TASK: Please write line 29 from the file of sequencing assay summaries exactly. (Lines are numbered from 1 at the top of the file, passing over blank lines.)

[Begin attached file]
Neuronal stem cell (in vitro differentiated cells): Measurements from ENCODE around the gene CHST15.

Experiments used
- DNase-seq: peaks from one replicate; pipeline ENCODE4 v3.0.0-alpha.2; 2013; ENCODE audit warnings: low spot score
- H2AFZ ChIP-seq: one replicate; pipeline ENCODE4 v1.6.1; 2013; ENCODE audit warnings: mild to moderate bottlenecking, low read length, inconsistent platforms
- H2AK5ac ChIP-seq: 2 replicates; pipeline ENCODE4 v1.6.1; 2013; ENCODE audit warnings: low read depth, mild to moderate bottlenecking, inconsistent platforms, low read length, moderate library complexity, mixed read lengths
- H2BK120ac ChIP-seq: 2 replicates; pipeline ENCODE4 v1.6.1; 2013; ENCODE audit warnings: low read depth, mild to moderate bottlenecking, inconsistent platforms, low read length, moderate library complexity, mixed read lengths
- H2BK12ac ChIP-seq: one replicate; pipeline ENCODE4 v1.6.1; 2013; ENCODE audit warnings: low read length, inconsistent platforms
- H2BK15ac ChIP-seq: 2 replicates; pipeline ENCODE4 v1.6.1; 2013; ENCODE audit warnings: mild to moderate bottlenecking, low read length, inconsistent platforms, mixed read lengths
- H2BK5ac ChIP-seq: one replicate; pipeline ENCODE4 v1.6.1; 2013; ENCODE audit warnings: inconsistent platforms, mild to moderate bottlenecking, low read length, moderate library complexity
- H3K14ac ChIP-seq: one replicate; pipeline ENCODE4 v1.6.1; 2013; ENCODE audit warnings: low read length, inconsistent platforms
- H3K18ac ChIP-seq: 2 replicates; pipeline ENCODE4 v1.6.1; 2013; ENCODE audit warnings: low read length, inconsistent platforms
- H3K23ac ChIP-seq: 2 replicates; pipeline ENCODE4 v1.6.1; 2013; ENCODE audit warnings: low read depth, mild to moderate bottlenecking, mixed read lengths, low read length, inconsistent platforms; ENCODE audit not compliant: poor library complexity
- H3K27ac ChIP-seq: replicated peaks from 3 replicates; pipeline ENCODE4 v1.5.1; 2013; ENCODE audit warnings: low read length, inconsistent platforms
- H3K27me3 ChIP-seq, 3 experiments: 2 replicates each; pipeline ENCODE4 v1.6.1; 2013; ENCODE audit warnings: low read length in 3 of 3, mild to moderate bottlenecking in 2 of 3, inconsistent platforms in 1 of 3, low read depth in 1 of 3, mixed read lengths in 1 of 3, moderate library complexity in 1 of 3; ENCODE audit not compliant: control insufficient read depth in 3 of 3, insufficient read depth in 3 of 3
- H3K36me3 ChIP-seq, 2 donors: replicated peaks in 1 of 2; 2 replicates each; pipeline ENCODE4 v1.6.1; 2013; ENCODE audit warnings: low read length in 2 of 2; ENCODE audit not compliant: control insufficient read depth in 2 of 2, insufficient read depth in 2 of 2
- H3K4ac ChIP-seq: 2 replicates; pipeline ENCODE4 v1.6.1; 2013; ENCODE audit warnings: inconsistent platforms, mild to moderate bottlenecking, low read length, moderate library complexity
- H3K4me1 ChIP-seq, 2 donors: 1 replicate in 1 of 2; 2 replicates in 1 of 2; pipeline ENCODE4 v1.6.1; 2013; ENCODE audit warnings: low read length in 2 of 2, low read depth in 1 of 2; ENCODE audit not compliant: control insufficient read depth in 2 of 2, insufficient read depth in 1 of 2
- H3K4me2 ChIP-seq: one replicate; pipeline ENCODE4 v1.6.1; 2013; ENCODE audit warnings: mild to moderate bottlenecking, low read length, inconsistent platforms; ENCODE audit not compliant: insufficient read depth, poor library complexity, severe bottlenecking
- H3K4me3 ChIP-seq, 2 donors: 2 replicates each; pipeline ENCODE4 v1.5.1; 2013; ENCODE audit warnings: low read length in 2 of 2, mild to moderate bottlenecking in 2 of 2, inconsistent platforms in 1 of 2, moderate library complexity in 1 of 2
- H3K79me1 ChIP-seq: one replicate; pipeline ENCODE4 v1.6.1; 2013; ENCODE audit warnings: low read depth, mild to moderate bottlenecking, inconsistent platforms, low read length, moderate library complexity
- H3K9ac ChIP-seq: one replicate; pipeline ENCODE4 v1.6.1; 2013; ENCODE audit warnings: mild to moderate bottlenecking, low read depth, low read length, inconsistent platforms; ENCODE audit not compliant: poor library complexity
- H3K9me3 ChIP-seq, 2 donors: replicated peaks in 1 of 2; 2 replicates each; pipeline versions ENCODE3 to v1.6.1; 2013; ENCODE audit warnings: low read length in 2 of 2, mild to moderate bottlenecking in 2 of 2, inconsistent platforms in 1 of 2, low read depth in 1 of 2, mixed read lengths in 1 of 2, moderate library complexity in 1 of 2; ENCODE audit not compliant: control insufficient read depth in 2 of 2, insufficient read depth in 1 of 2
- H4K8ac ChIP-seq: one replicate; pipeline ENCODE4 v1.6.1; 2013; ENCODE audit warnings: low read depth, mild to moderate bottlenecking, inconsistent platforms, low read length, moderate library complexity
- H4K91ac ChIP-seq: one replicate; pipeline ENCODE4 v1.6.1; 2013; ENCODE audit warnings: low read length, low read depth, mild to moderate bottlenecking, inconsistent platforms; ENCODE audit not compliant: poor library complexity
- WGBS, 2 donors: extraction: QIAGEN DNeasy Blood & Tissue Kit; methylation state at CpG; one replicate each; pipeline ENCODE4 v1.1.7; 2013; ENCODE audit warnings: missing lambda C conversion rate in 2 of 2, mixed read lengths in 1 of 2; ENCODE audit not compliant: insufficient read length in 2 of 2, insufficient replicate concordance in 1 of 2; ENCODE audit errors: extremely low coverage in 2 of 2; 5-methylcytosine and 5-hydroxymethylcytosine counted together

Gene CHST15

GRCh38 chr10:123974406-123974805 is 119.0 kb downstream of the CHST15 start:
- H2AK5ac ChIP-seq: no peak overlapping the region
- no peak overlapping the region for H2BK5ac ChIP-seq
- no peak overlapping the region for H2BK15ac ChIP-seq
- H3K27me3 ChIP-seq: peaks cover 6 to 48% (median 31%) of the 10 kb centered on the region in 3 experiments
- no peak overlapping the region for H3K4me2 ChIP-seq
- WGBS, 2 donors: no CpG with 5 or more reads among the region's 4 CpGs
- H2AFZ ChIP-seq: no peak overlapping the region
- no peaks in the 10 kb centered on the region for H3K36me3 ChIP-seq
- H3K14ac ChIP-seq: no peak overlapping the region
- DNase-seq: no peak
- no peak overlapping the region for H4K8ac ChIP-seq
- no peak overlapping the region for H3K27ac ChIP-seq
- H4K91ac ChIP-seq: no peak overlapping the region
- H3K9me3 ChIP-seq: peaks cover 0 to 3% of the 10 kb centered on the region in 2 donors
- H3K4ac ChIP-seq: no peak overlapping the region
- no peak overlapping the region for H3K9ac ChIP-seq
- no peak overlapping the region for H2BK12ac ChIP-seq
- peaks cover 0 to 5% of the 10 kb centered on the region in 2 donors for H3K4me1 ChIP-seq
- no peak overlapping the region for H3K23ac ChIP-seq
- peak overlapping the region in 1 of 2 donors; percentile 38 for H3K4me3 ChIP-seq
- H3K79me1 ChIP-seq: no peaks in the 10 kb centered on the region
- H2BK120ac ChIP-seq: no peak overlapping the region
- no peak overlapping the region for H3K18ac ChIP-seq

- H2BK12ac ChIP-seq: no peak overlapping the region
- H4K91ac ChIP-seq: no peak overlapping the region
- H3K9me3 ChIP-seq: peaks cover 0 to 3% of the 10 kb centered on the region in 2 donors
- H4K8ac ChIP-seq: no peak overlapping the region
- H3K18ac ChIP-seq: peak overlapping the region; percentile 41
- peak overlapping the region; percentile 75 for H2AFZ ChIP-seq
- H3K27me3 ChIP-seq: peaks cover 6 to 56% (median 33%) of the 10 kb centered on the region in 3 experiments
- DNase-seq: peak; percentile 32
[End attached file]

- no peak overlapping the region for H2BK5ac ChIP-seq